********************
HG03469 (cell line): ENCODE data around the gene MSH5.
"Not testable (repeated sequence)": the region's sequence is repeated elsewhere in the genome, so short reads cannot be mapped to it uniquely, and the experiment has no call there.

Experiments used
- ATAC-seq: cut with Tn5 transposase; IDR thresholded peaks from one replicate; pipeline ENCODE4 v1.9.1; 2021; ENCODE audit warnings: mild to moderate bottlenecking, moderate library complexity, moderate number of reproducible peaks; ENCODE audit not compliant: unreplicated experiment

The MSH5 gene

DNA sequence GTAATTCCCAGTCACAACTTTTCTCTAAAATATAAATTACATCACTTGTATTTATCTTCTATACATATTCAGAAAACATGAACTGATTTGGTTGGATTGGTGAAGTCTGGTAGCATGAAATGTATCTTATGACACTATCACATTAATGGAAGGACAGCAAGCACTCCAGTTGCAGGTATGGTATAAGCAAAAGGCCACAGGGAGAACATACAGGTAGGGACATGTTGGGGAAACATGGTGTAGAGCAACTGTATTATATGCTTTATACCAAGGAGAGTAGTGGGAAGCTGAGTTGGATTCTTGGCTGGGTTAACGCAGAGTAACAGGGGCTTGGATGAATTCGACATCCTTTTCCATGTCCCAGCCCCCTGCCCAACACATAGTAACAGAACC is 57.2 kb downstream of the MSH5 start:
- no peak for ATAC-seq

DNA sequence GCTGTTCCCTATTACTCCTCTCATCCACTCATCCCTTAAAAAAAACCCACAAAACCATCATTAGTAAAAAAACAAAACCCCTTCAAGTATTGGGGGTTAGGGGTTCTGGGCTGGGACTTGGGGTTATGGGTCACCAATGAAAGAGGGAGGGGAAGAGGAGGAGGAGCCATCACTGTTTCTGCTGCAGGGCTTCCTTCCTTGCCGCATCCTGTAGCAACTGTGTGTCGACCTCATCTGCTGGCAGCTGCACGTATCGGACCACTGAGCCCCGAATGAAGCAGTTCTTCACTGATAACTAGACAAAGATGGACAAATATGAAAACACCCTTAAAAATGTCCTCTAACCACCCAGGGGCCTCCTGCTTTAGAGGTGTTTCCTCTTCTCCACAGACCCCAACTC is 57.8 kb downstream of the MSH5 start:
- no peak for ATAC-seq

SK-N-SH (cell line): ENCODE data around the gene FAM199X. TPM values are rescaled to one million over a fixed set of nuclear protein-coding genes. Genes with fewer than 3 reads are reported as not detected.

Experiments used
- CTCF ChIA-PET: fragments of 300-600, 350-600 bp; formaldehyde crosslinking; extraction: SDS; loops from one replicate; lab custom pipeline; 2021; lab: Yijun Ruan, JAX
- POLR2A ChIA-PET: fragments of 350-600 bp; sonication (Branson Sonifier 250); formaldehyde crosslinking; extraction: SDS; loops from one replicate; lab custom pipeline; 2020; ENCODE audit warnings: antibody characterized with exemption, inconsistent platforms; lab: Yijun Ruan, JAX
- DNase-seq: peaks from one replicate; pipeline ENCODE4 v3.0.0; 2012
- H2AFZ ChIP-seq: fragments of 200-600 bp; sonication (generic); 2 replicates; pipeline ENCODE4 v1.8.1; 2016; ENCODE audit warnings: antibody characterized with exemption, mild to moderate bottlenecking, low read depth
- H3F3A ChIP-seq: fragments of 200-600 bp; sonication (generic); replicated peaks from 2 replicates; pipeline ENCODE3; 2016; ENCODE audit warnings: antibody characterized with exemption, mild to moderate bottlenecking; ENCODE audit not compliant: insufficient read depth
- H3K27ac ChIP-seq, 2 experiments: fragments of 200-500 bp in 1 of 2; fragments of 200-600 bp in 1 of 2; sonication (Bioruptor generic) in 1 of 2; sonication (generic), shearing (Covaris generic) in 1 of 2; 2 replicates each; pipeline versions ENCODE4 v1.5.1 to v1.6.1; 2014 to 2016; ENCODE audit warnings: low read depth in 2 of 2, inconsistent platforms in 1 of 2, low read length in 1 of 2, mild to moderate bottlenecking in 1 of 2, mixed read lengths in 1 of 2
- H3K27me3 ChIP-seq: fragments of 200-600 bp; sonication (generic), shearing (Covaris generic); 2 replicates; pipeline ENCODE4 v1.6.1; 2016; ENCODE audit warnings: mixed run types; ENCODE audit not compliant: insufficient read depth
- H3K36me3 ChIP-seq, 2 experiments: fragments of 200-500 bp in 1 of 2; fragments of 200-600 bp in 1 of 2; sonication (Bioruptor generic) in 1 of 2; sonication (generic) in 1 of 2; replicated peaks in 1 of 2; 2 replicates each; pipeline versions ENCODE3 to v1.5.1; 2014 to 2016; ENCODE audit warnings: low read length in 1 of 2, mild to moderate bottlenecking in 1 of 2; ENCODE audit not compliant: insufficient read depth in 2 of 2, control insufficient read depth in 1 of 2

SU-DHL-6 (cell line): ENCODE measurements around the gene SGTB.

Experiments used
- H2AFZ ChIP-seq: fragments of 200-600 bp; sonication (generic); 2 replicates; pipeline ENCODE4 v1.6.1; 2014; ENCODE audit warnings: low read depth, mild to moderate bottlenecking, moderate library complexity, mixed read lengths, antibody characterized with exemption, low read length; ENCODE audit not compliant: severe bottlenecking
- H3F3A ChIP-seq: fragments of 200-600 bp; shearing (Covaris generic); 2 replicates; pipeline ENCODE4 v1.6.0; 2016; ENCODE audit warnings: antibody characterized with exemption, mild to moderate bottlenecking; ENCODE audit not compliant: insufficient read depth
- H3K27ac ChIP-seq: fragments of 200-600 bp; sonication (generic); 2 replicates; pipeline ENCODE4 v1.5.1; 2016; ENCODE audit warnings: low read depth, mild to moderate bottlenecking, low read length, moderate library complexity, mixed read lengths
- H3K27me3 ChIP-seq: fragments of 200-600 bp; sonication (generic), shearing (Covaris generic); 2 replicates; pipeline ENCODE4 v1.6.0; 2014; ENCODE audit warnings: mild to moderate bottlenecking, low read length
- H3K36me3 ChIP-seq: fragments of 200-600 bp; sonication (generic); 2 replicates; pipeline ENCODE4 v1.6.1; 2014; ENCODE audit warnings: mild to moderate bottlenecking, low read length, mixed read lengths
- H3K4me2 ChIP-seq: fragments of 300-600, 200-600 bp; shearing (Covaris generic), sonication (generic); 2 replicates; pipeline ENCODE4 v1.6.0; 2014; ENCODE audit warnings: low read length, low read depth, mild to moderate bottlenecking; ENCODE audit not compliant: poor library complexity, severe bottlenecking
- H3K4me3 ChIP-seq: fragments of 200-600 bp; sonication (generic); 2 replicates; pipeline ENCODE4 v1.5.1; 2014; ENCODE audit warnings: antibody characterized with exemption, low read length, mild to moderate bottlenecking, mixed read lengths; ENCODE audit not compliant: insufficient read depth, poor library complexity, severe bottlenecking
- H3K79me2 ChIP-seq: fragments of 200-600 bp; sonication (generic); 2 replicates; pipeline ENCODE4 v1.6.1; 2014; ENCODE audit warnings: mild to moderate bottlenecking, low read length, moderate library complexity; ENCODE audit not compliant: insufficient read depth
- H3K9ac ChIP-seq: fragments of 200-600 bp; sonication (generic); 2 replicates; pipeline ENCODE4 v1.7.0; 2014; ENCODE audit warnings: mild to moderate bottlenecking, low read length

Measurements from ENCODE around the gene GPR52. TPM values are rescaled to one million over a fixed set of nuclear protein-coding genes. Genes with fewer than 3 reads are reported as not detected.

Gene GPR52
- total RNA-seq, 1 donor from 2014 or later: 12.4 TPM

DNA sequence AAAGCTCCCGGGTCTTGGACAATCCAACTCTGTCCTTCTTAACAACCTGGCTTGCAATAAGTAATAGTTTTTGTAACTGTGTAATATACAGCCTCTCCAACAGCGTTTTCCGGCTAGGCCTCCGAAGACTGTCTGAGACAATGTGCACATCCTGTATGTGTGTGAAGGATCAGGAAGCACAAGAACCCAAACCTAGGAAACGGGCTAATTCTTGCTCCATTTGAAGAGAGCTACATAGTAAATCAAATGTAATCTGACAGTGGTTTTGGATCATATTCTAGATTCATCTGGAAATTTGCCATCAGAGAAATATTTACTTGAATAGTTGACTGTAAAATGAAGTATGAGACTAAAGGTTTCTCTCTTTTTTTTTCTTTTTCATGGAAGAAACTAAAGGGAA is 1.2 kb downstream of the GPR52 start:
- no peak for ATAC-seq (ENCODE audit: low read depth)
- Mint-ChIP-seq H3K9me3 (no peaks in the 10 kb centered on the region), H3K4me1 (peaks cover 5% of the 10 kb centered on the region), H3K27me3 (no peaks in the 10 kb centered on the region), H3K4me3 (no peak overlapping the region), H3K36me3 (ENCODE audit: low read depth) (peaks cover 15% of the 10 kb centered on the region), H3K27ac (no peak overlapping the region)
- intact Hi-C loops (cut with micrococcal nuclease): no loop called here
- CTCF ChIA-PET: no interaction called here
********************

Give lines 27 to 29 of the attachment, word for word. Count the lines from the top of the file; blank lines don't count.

- H3K4me2 ChIP-seq: fragments of 300-600, 200-600 bp; shearing (Covaris generic), sonication (generic); 2 replicates; pipeline ENCODE4 v1.6.0; 2014; ENCODE audit warnings: low read length, low read depth, mild to moderate bottlenecking; ENCODE audit not compliant: poor library complexity, severe bottlenecking
- H3K4me3 ChIP-seq: fragments of 200-600 bp; sonication (generic); 2 replicates; pipeline ENCODE4 v1.5.1; 2014; ENCODE audit warnings: antibody characterized with exemption, low read length, mild to moderate bottlenecking, mixed read lengths; ENCODE audit not compliant: insufficient read depth, poor library complexity, severe bottlenecking
- H3K79me2 ChIP-seq: fragments of 200-600 bp; sonication (generic); 2 replicates; pipeline ENCODE4 v1.6.1; 2014; ENCODE audit warnings: mild to moderate bottlenecking, low read length, moderate library complexity; ENCODE audit not compliant: insufficient read depth